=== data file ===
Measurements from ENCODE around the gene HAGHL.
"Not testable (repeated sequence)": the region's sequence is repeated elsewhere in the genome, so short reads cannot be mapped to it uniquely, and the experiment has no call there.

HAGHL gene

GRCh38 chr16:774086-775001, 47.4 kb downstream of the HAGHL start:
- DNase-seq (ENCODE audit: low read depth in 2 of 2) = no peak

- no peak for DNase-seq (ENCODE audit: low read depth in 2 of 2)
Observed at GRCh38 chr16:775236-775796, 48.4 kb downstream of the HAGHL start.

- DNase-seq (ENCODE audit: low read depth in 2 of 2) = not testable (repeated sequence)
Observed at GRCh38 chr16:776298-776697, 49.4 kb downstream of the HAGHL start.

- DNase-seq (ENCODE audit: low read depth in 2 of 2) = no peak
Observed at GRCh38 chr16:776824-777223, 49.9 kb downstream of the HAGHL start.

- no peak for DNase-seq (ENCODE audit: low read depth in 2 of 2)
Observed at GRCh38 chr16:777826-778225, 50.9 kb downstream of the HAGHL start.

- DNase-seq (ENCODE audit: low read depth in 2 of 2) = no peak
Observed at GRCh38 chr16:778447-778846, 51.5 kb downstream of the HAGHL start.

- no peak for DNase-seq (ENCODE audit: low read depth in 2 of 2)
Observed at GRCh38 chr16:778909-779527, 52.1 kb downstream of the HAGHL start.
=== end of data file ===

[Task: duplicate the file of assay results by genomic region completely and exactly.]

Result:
Measurements from ENCODE around the gene HAGHL.
"Not testable (repeated sequence)": the region's sequence is repeated elsewhere in the genome, so short reads cannot be mapped to it uniquely, and the experiment has no call there.

HAGHL gene

GRCh38 chr16:774086-775001, 47.4 kb downstream of the HAGHL start:
- DNase-seq (ENCODE audit: low read depth in 2 of 2) = no peak

- no peak for DNase-seq (ENCODE audit: low read depth in 2 of 2)
Observed at GRCh38 chr16:775236-775796, 48.4 kb downstream of the HAGHL start.

- DNase-seq (ENCODE audit: low read depth in 2 of 2) = not testable (repeated sequence)
Observed at GRCh38 chr16:776298-776697, 49.4 kb downstream of the HAGHL start.

- DNase-seq (ENCODE audit: low read depth in 2 of 2) = no peak
Observed at GRCh38 chr16:776824-777223, 49.9 kb downstream of the HAGHL start.

- no peak for DNase-seq (ENCODE audit: low read depth in 2 of 2)
Observed at GRCh38 chr16:777826-778225, 50.9 kb downstream of the HAGHL start.

- DNase-seq (ENCODE audit: low read depth in 2 of 2) = no peak
Observed at GRCh38 chr16:778447-778846, 51.5 kb downstream of the HAGHL start.

- no peak for DNase-seq (ENCODE audit: low read depth in 2 of 2)
Observed at GRCh38 chr16:778909-779527, 52.1 kb downstream of the HAGHL start.